The blue circle’s center is at (0,k), and the red circle’s center lies at the intersection between the purple line (a line that is a 60° rotation from x = 0) and the red line, (a line from the intersection between the East and North-East circles and the intersection between the West and South-West circles).
The maximum area of the ring of circles occurs when the blue and red circles touch at exactly one point. From the animation, we see that there exists a value k where this occurs. If we find this value k, we can find the radius of the blue circle, calculate the ratio between the radii of the green and blue circles, and we will have λ.
While we have equations for both blue and red circles, we have three unknowns (x,y,k) and two equations, which means that we need more equations (the more, the merrier here). From our diagram, we can make a very educated guess that the point at which the circles touch is given by the intersection between the black and purple lines.
The black line is defined as the line between the centers of the North-East circle and the South-West circle. The purple line is defined as the line between the centers of the blue and red circles.
Now we have 4 equations and three unknowns — more than we need to solve for k.
Using the last two equations, we can create an expression for the x and y coordinates of the intersection!
Using those values and the other equations we get a QUARTIC equation for k, of which we want only the first real solution.
It was at this point that I needed to take a break. At the time, I’m pretty sure I was still studying for AP exams. Solving quartic equations was more algebra than I expected.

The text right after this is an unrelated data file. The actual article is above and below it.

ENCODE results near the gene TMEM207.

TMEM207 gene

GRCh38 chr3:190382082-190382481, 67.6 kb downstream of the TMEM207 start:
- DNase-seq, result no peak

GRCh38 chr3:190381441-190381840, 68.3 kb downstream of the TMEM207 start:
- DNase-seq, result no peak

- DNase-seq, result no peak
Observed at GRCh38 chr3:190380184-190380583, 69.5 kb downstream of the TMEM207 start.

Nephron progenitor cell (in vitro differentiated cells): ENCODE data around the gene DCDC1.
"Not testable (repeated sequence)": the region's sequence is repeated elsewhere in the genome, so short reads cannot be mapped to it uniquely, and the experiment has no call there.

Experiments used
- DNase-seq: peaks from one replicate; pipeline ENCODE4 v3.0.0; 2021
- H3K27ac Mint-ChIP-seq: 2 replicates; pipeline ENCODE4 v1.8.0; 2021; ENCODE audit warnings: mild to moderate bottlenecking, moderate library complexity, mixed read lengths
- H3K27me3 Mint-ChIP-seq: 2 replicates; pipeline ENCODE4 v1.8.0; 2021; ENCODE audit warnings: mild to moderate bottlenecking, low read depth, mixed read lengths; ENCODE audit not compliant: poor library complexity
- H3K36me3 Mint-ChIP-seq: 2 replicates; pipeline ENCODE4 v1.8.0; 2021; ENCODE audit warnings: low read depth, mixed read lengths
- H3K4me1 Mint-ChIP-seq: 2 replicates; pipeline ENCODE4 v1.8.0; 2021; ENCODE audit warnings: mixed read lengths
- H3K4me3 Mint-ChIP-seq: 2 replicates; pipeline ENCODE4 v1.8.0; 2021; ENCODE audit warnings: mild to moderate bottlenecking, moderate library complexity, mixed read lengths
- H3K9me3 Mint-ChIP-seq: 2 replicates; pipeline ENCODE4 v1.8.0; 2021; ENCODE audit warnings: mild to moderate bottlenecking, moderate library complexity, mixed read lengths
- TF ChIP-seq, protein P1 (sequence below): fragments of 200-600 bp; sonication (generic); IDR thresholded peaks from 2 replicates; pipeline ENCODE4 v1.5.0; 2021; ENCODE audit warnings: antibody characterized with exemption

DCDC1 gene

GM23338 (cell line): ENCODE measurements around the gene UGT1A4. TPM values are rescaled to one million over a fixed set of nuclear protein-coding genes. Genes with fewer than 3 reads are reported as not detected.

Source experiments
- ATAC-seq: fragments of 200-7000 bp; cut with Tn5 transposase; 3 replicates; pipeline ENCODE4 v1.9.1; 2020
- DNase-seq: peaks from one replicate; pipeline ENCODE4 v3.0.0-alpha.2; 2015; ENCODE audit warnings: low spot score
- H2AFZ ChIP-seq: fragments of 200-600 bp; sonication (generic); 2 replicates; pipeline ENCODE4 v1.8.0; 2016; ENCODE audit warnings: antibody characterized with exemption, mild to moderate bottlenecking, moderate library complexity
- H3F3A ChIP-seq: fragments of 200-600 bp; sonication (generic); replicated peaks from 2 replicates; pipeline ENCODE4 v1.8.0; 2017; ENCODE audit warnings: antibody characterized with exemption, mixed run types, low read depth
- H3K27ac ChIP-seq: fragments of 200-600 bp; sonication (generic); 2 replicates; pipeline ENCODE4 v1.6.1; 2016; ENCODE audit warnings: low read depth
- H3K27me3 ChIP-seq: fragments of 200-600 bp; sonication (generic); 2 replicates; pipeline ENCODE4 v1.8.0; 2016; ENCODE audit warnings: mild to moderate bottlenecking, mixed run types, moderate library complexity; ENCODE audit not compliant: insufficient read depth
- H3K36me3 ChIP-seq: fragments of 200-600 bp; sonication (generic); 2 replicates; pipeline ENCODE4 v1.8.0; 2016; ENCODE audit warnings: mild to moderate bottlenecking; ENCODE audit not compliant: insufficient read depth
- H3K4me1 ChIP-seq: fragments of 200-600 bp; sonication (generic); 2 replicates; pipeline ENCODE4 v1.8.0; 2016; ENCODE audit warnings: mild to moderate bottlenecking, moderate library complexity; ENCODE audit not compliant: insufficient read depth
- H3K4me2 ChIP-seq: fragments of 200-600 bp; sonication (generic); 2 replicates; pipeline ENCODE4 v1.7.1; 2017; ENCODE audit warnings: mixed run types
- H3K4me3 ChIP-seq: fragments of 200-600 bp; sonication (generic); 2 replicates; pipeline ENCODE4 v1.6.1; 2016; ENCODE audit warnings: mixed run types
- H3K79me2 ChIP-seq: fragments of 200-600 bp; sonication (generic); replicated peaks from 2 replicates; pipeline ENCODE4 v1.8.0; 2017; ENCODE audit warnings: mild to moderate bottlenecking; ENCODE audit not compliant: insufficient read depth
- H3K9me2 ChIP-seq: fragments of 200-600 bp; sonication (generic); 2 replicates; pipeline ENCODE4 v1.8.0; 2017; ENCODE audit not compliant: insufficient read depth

Those methods don’t give an exact value, but luckily we can answer with a value accurate to 6 decimal places. Using an online solver (don’t judge me — I’m very lazy), the only real non-extraneous root is k=0.386106104.
Now that we’ve solved for k, we can solve for the proportion between radii directly with k. I could show you the calculations, but the fascinating part about this problem is that the expression actually simplifies to just k. That’s right — the proportion between radii of consecutive rings is the y-coordinate of the circle we chose. Crazy coincidence, right? (Hint: This is no coincidence)
We can substitute this into our original expression for the proportion, which yields p = 0.783463827199. We only need an answer accurate to 6 decimal places, so we can round to p = 0.783464.
And at the end of the day, it’s very rewarding to see “BingBong”, my moniker, on the Jane Street Puzzles solved list for this problem. It took us through solving quartic equations, and I’m sure there’s an easier way to solve this problem. If you’re interested in the graph, click here!
This is the first solution I’ve written about! If you want to talk, feel free to email me at email@example.com. I’m going to make solutions for future problems, so keep an eye out for “BingBong”! Also — I’d appreciate claps… or even complaints!